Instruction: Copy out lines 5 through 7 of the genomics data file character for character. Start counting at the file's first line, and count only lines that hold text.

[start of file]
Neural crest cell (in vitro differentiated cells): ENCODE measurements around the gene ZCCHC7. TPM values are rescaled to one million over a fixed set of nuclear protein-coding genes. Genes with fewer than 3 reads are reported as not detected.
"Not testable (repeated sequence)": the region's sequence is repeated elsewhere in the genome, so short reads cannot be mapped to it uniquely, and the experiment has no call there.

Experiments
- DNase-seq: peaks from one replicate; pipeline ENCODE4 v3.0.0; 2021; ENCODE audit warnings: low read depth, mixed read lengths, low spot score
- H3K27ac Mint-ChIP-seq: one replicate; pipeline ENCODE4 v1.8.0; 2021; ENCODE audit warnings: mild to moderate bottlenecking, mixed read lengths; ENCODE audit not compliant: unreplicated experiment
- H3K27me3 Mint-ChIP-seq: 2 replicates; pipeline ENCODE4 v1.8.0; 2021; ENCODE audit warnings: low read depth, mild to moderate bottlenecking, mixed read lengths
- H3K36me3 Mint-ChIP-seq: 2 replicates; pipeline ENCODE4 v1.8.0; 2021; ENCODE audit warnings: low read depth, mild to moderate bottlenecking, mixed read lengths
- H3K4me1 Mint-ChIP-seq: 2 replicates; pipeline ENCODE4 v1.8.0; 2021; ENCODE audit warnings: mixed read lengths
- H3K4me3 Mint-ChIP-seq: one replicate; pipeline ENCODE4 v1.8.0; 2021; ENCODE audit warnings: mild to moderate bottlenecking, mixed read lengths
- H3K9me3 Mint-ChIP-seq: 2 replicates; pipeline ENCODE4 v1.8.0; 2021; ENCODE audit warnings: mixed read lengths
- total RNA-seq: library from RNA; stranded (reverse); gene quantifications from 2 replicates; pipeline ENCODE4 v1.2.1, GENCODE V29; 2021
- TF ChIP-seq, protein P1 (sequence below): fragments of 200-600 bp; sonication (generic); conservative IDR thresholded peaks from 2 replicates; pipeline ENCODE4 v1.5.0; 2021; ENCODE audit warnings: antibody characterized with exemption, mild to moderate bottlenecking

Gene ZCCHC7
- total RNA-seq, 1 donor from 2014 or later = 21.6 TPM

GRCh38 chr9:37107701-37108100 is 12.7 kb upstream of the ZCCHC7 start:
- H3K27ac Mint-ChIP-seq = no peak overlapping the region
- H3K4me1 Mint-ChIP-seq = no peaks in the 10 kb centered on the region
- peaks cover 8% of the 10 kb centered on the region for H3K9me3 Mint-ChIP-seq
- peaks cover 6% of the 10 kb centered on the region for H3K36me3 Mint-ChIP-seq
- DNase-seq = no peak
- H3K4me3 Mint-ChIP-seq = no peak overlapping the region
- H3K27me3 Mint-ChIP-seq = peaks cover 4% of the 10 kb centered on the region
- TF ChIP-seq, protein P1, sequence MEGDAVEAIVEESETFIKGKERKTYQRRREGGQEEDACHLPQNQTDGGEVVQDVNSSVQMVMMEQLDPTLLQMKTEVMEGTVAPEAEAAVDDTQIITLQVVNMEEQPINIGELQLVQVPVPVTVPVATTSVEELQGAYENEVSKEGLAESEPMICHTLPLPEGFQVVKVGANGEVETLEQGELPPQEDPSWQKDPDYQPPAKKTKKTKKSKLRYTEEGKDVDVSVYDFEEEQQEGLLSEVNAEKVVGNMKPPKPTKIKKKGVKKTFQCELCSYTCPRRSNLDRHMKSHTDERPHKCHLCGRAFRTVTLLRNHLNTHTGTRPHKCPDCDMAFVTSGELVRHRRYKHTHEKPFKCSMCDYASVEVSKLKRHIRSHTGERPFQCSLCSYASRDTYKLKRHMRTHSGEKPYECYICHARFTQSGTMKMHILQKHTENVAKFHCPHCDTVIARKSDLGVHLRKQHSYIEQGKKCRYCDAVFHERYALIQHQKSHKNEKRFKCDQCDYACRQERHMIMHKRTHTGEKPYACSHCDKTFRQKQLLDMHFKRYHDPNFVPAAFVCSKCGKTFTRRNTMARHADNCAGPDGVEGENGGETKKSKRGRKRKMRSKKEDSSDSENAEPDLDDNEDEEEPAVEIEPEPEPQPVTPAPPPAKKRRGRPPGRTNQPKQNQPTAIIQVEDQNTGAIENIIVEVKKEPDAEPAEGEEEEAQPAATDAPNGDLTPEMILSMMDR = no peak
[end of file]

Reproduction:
- H3K27ac Mint-ChIP-seq: one replicate; pipeline ENCODE4 v1.8.0; 2021; ENCODE audit warnings: mild to moderate bottlenecking, mixed read lengths; ENCODE audit not compliant: unreplicated experiment
- H3K27me3 Mint-ChIP-seq: 2 replicates; pipeline ENCODE4 v1.8.0; 2021; ENCODE audit warnings: low read depth, mild to moderate bottlenecking, mixed read lengths
- H3K36me3 Mint-ChIP-seq: 2 replicates; pipeline ENCODE4 v1.8.0; 2021; ENCODE audit warnings: low read depth, mild to moderate bottlenecking, mixed read lengths